Quanta, Ciphers and computers
The theory of computation, including modern cryptography, was laid down almost seventy years ago, was implemented within a decade, became commercial within another decade, and dominated the world's economy half a century later. Quantum information technology is a fundamentally new way of harnessing nature. It is too early to say how important a way this will eventually be, but we can reasonably speculate about its impact both on computation and data security. I will review the basic concepts of quantum information science and describe experimental techniques which aim to give data processing devices new functionality.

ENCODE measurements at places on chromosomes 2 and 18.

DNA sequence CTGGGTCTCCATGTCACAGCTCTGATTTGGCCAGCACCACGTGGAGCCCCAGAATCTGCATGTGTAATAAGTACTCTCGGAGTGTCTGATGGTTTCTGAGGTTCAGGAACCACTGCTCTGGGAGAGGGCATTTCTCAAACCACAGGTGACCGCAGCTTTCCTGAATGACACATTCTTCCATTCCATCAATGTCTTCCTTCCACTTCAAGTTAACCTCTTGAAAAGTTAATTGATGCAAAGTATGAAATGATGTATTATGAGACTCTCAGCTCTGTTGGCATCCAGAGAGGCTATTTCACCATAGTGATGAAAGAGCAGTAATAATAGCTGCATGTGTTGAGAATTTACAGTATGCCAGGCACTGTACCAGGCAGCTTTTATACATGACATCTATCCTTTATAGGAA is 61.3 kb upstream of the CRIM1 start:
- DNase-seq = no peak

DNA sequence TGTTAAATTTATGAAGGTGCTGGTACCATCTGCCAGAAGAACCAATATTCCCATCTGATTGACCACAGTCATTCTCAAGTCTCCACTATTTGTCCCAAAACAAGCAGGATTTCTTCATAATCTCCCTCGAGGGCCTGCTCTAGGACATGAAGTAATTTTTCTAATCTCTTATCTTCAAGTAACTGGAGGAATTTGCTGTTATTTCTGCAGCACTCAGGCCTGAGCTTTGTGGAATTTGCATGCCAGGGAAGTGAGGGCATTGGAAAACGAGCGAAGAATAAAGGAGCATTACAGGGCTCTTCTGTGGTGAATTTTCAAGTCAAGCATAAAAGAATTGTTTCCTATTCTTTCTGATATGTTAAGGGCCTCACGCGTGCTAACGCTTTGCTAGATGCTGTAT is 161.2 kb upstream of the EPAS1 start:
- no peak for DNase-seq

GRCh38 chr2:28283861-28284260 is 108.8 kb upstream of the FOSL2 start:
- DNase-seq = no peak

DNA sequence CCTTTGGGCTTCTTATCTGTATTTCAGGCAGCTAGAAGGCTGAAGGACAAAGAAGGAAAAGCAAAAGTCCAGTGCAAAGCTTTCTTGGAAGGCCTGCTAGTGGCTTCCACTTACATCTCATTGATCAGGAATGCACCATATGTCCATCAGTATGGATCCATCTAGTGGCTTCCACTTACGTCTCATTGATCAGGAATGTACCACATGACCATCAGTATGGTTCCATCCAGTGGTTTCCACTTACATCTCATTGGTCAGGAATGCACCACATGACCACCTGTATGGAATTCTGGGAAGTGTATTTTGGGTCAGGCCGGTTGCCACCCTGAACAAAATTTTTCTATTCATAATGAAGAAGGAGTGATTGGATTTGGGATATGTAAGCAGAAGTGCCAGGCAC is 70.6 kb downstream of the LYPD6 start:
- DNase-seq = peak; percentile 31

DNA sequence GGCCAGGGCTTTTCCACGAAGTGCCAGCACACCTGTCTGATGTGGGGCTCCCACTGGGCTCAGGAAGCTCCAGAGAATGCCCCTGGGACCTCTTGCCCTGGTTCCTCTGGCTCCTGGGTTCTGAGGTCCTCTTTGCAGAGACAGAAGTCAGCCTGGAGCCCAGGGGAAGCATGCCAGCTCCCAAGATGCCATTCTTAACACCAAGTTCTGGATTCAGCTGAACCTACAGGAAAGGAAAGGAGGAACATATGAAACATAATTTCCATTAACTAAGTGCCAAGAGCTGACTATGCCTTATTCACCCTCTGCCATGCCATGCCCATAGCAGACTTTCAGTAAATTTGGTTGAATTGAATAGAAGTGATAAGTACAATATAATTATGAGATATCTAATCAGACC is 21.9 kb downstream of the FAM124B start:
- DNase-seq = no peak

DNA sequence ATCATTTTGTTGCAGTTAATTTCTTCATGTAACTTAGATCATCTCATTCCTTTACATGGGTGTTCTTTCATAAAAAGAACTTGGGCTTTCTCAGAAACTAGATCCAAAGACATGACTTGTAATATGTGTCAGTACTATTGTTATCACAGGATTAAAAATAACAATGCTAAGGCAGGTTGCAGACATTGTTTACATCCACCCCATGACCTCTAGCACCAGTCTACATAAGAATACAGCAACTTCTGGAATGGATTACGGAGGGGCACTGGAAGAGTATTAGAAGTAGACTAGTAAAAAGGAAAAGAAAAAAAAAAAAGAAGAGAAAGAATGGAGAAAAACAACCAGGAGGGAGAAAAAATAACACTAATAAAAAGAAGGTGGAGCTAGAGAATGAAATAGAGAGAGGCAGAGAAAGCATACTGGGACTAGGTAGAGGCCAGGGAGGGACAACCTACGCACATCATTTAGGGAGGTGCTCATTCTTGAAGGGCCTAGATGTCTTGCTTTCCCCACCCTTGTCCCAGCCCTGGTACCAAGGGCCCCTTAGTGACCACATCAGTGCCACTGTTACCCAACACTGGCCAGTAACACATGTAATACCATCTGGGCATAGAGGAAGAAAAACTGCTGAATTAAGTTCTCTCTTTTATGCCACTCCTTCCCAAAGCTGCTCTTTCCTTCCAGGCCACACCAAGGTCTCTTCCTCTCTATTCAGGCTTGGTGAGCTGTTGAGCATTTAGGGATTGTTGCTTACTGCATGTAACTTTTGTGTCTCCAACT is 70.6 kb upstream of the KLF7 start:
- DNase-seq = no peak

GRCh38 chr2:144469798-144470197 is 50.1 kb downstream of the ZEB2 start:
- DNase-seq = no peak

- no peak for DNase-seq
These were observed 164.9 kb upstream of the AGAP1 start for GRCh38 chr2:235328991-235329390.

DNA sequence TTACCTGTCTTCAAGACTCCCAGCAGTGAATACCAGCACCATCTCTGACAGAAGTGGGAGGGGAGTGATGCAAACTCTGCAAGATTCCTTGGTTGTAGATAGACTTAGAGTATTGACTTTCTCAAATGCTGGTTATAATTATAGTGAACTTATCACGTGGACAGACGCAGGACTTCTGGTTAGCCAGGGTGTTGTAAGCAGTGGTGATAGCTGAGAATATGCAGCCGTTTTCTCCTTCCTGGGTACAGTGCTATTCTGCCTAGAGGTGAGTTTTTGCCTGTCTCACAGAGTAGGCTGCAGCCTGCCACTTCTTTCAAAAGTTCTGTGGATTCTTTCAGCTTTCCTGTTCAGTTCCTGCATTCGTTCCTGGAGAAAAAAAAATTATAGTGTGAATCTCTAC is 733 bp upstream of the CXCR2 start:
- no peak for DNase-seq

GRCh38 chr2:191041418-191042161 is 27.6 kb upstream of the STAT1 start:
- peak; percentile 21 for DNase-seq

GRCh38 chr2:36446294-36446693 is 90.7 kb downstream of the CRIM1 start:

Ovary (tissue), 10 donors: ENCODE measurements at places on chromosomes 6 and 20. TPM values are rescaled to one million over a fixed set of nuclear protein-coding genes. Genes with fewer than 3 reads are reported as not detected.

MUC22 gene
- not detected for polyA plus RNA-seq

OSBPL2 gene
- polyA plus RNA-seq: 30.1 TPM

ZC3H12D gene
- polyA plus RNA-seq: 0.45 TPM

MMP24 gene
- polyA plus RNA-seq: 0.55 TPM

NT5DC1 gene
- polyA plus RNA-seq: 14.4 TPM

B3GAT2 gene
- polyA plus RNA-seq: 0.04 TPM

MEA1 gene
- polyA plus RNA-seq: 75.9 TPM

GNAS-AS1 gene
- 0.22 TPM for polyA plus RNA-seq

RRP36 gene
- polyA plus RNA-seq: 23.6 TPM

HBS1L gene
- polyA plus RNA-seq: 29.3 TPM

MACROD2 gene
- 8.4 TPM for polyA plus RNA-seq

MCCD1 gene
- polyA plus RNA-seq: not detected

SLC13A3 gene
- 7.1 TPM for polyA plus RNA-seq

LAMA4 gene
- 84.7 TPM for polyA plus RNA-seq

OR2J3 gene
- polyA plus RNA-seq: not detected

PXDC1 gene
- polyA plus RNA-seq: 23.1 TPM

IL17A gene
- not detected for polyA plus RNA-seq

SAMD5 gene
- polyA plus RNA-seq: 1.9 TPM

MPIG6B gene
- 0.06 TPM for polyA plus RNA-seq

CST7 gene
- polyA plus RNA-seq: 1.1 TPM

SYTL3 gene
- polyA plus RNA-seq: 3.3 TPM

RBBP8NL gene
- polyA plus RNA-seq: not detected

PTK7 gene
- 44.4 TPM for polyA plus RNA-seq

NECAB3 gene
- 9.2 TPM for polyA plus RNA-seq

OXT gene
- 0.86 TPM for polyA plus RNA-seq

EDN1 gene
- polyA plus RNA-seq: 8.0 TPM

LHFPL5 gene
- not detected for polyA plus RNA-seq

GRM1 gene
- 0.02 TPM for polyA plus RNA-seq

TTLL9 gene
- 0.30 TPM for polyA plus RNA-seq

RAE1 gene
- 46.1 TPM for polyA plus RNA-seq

Artur Konrad Ekert is the Leigh Trapnell Professor of Quantum Physics at the Department of Applied Mathematics and Theoretical Physics (DAMTP), University of Cambridge and a fellow of King's College, Cambridge. He is also a Temasek Professor at the National University of Singapore. In his doctoral thesis (Oxford, 1991) he introduced the entanglement-based quantum cryptography. It has attracted lots of attention from industry and government agencies because quantum cryptography can guarantee perfectly secure communication. For his pioneering work in this field he was awarded the 1995 Maxwell Medal and Prize by the Institute of Physics. From 1991 till 1998 he was a Junior Research Fellow and then a Research Fellow at Merton College, Oxford, and in 1993 he was elected the Royal Society Howe Research Fellow. From 1998 till 2002 he was a Fellow and Tutor in Physics at Keble College, Oxford and a Professor of Physics at the University of Oxford. Since 1992 he has been in charge of the Quantum Computation and Cryptography Research group which evolved into the Centre for Quantum Computation, now based at DAMTP in Cambridge. He has worked, communicated and advised several companies and government agencies. His research extends over most aspects of information processing in quantum-mechanical systems. He has made important contributions to the theory of quantum computation, quantum communication, quantum optics and foundations of quantum mechanics.